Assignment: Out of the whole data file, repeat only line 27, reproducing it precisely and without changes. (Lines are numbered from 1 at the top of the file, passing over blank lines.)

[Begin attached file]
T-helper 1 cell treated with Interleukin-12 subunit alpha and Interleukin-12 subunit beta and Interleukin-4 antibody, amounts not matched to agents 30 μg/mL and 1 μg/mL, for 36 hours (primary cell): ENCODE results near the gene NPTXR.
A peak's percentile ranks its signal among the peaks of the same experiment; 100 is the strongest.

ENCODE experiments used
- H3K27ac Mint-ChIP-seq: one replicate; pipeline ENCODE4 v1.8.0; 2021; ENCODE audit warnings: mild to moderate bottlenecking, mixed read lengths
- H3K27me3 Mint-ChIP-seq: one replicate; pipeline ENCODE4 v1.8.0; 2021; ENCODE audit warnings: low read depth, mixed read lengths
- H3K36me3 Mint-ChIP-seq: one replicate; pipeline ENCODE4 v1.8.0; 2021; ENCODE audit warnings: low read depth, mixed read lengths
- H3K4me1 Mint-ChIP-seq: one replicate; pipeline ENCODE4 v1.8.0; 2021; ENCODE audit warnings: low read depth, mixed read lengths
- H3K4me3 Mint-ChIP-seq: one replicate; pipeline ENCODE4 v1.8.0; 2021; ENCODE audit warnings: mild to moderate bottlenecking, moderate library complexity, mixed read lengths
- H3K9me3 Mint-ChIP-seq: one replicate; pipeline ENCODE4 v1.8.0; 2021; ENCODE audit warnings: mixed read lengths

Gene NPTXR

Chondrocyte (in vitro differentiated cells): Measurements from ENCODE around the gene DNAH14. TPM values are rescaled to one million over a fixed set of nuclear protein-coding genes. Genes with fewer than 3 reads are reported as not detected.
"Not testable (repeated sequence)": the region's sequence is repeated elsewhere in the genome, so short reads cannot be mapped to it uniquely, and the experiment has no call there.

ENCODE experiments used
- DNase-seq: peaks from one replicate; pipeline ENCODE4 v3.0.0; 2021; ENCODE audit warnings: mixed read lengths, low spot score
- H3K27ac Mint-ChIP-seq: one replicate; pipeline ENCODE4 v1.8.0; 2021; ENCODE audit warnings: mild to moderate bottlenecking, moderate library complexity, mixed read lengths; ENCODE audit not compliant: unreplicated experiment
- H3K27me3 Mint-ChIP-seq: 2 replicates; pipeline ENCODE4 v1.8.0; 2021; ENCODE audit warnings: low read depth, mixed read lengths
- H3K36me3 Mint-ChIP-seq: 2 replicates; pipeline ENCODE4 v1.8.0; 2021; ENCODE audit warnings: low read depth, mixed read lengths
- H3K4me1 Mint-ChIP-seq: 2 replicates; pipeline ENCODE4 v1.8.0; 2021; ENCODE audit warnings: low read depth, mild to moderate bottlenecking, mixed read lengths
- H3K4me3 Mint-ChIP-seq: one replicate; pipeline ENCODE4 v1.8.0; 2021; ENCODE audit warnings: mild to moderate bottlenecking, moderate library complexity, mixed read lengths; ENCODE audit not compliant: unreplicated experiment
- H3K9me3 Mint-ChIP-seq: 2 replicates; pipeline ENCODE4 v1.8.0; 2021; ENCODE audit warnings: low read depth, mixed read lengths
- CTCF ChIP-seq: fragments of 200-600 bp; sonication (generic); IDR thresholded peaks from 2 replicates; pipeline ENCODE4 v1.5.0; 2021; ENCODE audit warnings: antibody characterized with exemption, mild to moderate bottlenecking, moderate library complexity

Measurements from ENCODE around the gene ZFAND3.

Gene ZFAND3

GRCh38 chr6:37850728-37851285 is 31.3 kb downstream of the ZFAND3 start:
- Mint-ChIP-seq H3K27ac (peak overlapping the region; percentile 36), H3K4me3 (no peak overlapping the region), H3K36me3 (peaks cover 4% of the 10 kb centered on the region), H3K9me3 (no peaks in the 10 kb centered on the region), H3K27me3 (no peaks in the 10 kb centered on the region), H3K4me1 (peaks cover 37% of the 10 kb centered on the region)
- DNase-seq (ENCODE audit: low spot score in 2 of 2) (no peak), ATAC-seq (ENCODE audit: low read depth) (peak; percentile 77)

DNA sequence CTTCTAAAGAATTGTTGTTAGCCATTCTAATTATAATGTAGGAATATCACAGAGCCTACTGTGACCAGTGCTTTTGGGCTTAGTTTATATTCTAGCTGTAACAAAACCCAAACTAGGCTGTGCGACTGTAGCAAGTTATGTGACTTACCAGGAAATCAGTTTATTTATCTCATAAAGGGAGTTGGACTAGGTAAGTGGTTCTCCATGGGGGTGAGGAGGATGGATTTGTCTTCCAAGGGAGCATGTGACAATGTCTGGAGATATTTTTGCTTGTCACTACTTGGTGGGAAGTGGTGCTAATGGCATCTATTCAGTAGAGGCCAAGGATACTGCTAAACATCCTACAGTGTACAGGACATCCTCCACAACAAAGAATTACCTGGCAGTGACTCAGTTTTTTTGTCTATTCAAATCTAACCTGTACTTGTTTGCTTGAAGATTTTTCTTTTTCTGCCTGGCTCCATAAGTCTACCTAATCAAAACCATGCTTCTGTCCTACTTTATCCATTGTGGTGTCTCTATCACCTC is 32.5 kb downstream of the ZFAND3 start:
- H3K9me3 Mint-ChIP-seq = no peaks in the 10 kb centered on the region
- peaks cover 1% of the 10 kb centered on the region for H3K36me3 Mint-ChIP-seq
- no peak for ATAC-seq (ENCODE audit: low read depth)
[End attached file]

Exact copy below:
DNA sequence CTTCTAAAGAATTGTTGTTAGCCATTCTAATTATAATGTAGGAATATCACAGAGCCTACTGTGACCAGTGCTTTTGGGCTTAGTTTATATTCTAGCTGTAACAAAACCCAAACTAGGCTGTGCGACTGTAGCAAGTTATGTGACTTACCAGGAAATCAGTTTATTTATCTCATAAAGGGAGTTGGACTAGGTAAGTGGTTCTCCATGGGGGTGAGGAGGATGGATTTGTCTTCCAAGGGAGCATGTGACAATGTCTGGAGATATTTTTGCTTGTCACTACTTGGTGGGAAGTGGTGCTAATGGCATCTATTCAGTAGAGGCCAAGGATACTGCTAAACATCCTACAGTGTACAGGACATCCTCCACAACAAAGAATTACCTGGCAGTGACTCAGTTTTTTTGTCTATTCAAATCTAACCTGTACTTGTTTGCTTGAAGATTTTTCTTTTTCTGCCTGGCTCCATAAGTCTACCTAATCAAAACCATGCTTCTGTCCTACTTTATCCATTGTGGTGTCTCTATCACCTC is 32.5 kb downstream of the ZFAND3 start: